Growth Control's Down Side? Study Claims
It Could Cost Two California Counties 16,000 Jobs
"Managed growth" and "sustainable development" are phrases often on the lips of leading-edge economic development practitioners.
Now, though, comes a study suggesting that growth control may also have a potent economic downside.
The study was commissioned by the Oakland, Calif.-based East Bay Economic Development Alliance for Business (EDAB at www.edab.org), a 650-member, nonprofit East Bay coalition of business and government groups. At issue are the "CAPP Initiatives" that are coming up for a vote in four California cities: Danville, Livermore, Pleasanton and San Ramon.
If they are approved on the ballot in those four cities, the measures would require voter approval of most housing development proposals. (In Livermore, approval would be required for any proposal with 20 housing units or more, while in Danville, Ramon and Pleasanton, approval would be required for any proposal with 10 or more units.)
If the voter initiatives pass, the public will turn down every subsequent housing project, CAPP opponents claim. The actual outcome, obviously, is a matter of pure speculation.
Performed by Economics Research Associates of San Francisco, the $46,000 EDAB study was designed to put some hard numbers on the impact of growth advocates' worst-case scenario - the four measures' approval by voters and a thumbs-down to all future housing plans.
Utilizing that script as its statistical yardstick, the study asserts that the four growth control measures would, by 2020, cost Alameda and Contra Costa counties 30,000 residents, 16,000 jobs and $1.3 billion in gross regional product.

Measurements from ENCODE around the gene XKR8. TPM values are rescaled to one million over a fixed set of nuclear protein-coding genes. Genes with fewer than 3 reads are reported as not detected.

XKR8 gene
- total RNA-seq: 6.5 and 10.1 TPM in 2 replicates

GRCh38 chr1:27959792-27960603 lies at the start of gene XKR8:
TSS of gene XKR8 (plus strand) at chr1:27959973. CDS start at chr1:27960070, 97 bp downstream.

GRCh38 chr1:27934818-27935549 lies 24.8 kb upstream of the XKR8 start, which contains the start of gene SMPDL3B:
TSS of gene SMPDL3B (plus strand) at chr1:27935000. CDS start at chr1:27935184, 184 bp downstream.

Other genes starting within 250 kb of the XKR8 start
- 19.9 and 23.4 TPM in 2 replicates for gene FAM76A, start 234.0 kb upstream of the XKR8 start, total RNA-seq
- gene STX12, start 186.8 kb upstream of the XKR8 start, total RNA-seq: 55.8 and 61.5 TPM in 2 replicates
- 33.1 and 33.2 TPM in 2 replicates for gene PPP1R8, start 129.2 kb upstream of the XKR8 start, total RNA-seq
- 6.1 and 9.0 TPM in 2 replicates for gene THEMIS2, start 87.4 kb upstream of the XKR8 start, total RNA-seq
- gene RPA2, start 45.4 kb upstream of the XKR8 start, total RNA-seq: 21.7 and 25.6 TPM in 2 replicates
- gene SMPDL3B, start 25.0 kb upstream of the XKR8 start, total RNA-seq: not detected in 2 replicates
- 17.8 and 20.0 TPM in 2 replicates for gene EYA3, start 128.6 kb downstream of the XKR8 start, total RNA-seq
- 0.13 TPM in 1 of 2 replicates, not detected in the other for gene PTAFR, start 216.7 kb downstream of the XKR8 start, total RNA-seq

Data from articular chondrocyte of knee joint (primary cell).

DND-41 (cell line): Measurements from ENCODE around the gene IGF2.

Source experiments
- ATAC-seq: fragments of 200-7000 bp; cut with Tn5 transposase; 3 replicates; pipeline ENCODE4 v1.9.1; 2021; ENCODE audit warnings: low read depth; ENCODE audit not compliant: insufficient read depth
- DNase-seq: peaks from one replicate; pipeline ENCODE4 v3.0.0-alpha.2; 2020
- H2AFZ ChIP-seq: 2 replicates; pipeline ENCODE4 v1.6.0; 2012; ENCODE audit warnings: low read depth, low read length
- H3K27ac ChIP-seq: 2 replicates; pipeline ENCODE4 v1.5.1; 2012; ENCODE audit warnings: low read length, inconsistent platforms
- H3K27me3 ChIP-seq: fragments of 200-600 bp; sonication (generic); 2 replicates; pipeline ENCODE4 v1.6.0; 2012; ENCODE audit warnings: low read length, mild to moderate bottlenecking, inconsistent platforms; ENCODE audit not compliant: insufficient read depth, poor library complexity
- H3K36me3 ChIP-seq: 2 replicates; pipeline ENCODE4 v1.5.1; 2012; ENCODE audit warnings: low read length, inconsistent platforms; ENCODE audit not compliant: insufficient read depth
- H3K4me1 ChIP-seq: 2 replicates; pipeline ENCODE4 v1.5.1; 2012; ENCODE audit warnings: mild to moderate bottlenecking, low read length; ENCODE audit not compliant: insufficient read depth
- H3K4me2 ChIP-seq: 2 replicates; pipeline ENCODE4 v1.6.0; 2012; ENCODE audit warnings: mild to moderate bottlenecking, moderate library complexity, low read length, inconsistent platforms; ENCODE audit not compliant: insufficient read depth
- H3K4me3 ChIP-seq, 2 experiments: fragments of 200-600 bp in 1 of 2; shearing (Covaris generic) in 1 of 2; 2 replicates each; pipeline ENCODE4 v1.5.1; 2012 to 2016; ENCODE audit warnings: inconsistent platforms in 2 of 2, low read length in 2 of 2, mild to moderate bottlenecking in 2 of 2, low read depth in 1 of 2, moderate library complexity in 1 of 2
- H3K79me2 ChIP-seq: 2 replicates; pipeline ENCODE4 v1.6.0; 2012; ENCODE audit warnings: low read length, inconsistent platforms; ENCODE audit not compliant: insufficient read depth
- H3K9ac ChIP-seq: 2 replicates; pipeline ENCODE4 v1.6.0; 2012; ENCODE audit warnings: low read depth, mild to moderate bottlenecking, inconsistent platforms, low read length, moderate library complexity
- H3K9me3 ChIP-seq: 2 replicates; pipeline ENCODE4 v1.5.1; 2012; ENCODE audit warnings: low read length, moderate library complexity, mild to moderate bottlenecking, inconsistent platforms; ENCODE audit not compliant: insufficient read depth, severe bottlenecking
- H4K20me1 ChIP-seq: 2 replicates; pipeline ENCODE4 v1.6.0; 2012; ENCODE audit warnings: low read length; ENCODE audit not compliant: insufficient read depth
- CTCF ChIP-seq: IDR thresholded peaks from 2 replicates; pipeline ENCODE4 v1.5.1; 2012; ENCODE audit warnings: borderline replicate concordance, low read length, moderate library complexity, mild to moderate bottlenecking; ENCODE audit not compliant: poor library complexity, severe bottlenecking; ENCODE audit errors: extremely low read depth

"What the report shows is that the region is not able to absorb the projected displacement if these initiatives are successful," EDAB Executive Director Bruce Kern told the Contra Costa Times (www.mercurycenter.com).
"At a time when elected and environmental leaders across California and the country are working to build denser communities close to jobs, these cities are working against that effort," Kern said.
Predictably, the CAPP initiatives' backers slammed the EDAB survey's findings.
"What this study does not do is calculate the value of our diminishing quality of life," said Stan Erickson chairman of the Citizen Alliance for Public Planning (or CAPP). "If CAPP is able to arrest the decline of quality of life," he continued, "that will make a huge economic difference to our communities, much greater than the minuscule 1 percent impact shown in this study."
The CAPP initiative's "vision," as the alliance's Web site (home.att.net/~alliance/) explains, "is to encourage development which is harmonious with the surroundings and with nature. "We are against what has become widely known as 'sprawl' development. When development occurs it should be a benefit to a community -- not a burden."
Given both sides' strong feelings, this issue won't likely be put fully to rest no matter the outcome of the four CAPP initiatives.
Here are a few more of the worst-case statistical impacts that the EDAB study asserts will materialize if the CAPP measures fly in the voting booth: